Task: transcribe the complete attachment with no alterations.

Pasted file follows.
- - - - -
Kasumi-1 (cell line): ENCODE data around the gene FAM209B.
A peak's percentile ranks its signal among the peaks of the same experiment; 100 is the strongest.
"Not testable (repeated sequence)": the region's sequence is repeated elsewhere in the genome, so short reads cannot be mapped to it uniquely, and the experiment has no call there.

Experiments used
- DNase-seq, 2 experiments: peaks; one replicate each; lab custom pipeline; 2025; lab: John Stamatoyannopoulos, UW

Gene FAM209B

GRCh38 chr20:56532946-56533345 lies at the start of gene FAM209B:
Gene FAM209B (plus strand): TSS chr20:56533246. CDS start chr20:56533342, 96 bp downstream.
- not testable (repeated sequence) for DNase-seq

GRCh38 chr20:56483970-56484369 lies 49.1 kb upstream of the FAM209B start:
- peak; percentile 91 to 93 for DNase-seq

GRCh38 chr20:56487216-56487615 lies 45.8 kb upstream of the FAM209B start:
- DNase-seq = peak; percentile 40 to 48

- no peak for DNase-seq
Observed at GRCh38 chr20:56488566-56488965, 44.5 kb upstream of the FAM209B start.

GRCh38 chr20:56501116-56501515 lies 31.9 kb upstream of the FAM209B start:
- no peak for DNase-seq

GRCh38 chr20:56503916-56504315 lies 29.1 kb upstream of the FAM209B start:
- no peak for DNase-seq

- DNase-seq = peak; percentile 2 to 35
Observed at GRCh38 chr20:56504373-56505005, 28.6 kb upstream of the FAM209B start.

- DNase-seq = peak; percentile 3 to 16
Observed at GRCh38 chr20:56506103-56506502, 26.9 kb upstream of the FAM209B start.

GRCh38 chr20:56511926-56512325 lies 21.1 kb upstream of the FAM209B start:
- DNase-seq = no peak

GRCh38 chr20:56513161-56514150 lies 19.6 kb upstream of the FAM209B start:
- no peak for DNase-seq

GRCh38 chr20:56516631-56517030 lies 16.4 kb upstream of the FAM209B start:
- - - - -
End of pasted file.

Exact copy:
Kasumi-1 (cell line): ENCODE data around the gene FAM209B.
A peak's percentile ranks its signal among the peaks of the same experiment; 100 is the strongest.
"Not testable (repeated sequence)": the region's sequence is repeated elsewhere in the genome, so short reads cannot be mapped to it uniquely, and the experiment has no call there.

Experiments used
- DNase-seq, 2 experiments: peaks; one replicate each; lab custom pipeline; 2025; lab: John Stamatoyannopoulos, UW

Gene FAM209B

GRCh38 chr20:56532946-56533345 lies at the start of gene FAM209B:
Gene FAM209B (plus strand): TSS chr20:56533246. CDS start chr20:56533342, 96 bp downstream.
- not testable (repeated sequence) for DNase-seq

GRCh38 chr20:56483970-56484369 lies 49.1 kb upstream of the FAM209B start:
- peak; percentile 91 to 93 for DNase-seq

GRCh38 chr20:56487216-56487615 lies 45.8 kb upstream of the FAM209B start:
- DNase-seq = peak; percentile 40 to 48

- no peak for DNase-seq
Observed at GRCh38 chr20:56488566-56488965, 44.5 kb upstream of the FAM209B start.

GRCh38 chr20:56501116-56501515 lies 31.9 kb upstream of the FAM209B start:
- no peak for DNase-seq

GRCh38 chr20:56503916-56504315 lies 29.1 kb upstream of the FAM209B start:
- no peak for DNase-seq

- DNase-seq = peak; percentile 2 to 35
Observed at GRCh38 chr20:56504373-56505005, 28.6 kb upstream of the FAM209B start.

- DNase-seq = peak; percentile 3 to 16
Observed at GRCh38 chr20:56506103-56506502, 26.9 kb upstream of the FAM209B start.

GRCh38 chr20:56511926-56512325 lies 21.1 kb upstream of the FAM209B start:
- DNase-seq = no peak

GRCh38 chr20:56513161-56514150 lies 19.6 kb upstream of the FAM209B start:
- no peak for DNase-seq

GRCh38 chr20:56516631-56517030 lies 16.4 kb upstream of the FAM209B start: